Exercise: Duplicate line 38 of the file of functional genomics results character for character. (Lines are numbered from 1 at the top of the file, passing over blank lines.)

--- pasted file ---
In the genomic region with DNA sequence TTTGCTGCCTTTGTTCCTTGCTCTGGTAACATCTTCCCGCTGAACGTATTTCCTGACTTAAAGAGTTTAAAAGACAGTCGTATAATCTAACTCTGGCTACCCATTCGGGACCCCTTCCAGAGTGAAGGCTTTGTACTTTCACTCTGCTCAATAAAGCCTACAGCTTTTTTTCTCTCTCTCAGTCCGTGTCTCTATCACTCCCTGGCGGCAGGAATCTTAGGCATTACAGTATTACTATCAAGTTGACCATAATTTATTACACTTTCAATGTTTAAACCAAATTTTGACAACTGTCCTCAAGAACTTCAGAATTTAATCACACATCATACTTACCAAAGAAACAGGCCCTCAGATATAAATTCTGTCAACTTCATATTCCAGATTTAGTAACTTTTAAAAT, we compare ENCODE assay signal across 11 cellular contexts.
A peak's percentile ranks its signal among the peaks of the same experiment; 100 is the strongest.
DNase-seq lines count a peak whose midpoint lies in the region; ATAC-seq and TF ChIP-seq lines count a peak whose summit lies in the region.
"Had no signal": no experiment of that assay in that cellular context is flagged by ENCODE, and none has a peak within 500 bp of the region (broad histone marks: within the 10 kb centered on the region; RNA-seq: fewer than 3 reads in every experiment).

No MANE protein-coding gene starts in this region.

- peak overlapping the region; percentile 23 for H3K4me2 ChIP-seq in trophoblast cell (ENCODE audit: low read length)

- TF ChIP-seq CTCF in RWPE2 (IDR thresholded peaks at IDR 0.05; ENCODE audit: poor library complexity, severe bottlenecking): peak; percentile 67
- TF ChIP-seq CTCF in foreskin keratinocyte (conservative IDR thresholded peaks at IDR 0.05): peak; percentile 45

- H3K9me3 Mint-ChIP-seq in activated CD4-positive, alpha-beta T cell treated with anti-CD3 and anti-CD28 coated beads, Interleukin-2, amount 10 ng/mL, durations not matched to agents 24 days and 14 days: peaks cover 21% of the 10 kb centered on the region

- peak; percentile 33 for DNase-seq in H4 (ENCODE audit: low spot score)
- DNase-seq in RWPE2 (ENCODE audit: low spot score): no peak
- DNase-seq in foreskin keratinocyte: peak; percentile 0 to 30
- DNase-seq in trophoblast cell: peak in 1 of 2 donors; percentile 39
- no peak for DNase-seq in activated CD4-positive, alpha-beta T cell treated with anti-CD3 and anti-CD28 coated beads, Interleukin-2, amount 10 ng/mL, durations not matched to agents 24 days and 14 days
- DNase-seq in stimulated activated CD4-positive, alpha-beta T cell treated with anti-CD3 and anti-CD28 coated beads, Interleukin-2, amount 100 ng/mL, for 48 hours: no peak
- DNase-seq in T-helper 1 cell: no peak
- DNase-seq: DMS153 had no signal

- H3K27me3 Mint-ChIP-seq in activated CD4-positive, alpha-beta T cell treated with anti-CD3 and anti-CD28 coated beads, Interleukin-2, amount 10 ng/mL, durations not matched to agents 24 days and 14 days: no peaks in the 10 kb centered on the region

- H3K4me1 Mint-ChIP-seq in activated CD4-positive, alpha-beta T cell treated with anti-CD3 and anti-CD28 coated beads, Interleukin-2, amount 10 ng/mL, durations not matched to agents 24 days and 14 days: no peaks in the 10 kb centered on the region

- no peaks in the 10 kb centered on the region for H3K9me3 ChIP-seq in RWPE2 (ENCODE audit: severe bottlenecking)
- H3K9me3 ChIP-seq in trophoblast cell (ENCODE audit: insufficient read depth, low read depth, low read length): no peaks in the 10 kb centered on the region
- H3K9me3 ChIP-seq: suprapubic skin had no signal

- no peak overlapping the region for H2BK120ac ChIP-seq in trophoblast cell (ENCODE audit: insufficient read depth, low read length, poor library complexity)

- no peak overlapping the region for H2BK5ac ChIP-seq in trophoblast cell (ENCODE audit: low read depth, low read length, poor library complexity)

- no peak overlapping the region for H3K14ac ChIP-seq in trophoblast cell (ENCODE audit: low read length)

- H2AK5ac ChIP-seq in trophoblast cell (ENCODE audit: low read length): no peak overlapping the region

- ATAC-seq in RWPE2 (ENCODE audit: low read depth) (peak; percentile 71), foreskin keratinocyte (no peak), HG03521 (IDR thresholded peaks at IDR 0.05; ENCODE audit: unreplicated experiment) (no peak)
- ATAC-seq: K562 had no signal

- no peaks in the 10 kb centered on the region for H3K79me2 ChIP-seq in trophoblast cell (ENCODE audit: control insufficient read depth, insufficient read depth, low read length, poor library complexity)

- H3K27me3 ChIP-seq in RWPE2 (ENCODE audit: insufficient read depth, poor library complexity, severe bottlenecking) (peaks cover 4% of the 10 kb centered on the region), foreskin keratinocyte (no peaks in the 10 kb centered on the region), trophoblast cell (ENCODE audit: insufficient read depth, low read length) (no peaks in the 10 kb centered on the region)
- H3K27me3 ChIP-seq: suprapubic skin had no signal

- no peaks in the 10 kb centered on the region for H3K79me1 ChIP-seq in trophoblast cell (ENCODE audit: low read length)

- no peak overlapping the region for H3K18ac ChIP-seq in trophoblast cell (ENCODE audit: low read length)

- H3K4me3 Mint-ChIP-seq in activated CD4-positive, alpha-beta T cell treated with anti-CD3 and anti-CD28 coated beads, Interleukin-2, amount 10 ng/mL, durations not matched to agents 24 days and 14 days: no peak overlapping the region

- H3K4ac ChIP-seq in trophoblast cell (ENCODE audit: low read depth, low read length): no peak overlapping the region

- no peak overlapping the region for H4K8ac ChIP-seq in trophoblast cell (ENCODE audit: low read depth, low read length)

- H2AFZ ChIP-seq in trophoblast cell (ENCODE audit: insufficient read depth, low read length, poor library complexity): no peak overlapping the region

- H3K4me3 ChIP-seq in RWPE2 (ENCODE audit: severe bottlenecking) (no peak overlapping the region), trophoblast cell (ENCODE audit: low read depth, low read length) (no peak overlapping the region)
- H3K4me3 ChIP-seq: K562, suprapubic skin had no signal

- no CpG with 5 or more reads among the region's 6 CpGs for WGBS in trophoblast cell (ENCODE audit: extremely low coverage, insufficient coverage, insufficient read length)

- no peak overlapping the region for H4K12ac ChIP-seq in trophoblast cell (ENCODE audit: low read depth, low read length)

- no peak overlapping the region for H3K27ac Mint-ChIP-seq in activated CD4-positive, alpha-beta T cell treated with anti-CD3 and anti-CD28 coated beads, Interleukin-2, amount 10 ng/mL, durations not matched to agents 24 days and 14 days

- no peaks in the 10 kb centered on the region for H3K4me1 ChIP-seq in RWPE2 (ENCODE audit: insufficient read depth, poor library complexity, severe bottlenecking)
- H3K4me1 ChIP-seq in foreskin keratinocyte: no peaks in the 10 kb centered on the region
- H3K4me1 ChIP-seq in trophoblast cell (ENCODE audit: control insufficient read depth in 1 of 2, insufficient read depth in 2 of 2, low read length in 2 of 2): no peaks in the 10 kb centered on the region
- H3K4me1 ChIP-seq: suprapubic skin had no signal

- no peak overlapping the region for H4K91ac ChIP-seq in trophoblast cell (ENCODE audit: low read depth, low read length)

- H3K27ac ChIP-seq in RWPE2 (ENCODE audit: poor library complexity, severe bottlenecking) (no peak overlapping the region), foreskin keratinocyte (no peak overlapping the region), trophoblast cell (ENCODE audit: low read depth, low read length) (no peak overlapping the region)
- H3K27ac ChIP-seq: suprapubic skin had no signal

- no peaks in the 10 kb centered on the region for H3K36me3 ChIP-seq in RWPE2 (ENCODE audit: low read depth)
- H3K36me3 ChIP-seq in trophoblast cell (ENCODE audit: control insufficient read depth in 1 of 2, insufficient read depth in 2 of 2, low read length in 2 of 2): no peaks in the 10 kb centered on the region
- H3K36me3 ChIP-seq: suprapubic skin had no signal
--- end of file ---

- H3K4me3 ChIP-seq in RWPE2 (ENCODE audit: severe bottlenecking) (no peak overlapping the region), trophoblast cell (ENCODE audit: low read depth, low read length) (no peak overlapping the region)